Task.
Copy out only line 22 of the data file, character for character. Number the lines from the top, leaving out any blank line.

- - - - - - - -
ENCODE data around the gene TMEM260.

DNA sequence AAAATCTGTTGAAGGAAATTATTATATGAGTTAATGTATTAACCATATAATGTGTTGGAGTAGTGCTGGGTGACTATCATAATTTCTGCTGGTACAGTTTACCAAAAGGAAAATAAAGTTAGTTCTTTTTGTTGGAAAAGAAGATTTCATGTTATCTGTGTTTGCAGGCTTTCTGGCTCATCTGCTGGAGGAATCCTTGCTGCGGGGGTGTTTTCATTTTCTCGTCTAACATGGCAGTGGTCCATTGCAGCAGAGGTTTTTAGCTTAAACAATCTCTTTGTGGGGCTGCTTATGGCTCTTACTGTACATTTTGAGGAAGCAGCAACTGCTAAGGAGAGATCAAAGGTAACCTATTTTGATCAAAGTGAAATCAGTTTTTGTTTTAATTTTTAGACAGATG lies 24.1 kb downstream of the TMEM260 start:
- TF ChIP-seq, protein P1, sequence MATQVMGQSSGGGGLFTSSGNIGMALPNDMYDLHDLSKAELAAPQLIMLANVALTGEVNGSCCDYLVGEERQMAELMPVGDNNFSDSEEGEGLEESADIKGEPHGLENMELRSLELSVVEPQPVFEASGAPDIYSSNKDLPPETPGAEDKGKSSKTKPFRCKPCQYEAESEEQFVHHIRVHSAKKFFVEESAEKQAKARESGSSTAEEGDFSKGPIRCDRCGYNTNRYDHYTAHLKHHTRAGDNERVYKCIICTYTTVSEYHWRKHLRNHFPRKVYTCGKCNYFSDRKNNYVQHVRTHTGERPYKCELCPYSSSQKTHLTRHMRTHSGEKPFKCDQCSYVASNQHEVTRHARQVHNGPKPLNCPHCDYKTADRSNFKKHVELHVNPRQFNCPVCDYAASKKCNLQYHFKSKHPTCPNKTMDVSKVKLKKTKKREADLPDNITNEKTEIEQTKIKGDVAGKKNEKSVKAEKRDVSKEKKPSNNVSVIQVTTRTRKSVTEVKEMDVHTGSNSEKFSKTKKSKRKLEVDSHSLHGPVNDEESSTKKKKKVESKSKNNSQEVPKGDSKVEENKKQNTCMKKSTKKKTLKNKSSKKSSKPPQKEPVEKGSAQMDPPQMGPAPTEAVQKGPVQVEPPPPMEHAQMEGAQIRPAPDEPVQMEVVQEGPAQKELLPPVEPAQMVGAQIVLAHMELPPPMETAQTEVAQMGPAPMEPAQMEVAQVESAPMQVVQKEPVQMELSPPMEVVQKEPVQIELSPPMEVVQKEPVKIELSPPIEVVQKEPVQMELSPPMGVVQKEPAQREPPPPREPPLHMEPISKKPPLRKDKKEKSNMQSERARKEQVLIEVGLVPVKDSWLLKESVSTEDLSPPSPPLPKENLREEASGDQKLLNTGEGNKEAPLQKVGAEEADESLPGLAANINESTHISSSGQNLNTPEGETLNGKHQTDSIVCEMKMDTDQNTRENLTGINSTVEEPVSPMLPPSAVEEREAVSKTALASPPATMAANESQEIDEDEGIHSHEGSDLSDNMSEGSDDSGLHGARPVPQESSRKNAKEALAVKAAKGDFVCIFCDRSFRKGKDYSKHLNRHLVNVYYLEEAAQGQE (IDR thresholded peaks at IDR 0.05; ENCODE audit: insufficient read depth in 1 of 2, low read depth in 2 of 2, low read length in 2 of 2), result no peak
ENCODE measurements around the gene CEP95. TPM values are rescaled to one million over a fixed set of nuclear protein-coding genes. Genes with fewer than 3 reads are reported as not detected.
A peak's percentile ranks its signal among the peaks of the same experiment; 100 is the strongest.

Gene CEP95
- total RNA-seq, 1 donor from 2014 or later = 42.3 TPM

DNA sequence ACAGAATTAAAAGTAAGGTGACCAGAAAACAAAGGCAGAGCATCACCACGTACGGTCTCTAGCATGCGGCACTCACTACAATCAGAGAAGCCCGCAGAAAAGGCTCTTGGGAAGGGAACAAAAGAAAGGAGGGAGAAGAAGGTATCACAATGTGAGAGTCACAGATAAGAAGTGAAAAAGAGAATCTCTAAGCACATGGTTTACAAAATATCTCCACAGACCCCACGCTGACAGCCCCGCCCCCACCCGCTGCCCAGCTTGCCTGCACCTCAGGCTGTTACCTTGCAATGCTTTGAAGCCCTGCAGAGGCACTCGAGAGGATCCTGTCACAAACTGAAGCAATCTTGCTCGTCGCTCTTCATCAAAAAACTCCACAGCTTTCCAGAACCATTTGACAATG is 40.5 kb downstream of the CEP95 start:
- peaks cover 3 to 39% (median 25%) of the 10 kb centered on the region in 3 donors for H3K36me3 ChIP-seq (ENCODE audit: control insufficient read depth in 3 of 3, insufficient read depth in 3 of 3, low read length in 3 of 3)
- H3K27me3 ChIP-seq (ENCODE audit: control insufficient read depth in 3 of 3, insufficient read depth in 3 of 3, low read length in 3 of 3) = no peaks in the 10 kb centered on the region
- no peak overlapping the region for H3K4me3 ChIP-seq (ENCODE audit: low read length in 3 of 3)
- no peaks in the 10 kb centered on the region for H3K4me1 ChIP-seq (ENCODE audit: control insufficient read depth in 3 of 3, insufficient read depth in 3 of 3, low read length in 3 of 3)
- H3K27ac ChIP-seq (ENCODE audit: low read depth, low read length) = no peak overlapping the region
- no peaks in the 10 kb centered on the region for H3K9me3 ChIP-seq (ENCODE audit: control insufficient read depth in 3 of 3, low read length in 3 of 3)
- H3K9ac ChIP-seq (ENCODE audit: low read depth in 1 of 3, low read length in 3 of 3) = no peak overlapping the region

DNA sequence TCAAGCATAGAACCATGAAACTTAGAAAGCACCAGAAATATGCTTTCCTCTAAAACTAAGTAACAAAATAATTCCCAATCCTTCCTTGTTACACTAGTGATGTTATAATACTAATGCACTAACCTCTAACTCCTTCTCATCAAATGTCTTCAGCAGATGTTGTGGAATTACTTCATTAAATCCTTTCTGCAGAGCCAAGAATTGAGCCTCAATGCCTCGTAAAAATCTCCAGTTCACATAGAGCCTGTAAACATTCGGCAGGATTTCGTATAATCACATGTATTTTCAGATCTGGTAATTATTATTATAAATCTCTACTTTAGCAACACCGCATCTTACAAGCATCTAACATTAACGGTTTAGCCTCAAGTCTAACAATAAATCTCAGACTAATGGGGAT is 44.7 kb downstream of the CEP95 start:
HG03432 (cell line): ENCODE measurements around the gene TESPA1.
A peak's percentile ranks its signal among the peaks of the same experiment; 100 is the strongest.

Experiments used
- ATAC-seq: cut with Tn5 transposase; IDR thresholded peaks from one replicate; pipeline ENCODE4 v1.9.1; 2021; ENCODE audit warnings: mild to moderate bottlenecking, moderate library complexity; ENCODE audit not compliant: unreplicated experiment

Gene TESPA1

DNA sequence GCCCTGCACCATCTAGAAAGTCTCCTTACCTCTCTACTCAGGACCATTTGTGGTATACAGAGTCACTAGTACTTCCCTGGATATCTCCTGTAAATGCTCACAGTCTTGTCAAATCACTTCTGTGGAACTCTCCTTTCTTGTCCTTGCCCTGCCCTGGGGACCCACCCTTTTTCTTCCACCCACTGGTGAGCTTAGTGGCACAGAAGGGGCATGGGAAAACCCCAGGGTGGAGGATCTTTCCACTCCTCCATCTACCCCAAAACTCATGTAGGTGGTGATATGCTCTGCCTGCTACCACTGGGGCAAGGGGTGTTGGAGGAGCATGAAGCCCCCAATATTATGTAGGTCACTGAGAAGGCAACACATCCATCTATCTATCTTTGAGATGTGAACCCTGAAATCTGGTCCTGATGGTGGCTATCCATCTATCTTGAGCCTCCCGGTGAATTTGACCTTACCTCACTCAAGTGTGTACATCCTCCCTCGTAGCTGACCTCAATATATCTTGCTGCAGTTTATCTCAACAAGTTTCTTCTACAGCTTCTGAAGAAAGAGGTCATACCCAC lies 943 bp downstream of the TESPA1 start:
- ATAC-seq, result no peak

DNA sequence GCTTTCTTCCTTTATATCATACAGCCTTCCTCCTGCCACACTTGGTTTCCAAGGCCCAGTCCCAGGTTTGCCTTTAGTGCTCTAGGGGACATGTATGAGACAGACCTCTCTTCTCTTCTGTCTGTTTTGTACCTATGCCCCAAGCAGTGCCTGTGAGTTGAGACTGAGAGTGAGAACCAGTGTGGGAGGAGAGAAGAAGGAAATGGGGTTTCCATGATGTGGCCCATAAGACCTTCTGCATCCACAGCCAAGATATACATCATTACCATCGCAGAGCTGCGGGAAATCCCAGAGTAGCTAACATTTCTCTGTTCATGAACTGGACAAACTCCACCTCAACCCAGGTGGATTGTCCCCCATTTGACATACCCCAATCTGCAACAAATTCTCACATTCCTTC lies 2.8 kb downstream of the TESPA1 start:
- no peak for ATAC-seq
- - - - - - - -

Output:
DNA sequence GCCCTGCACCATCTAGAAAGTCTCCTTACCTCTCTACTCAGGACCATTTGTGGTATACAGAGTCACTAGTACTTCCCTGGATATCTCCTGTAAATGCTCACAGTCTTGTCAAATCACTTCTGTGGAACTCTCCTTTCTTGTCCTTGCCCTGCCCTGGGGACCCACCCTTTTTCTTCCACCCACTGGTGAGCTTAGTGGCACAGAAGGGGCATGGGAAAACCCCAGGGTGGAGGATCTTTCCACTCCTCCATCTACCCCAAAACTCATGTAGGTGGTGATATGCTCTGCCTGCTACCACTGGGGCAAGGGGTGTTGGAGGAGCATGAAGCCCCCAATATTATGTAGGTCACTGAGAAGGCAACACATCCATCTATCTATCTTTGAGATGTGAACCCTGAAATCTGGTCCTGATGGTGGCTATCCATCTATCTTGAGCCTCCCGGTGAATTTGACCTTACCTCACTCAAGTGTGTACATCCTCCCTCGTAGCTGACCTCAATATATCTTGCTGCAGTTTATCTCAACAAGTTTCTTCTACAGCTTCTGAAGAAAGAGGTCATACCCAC lies 943 bp downstream of the TESPA1 start: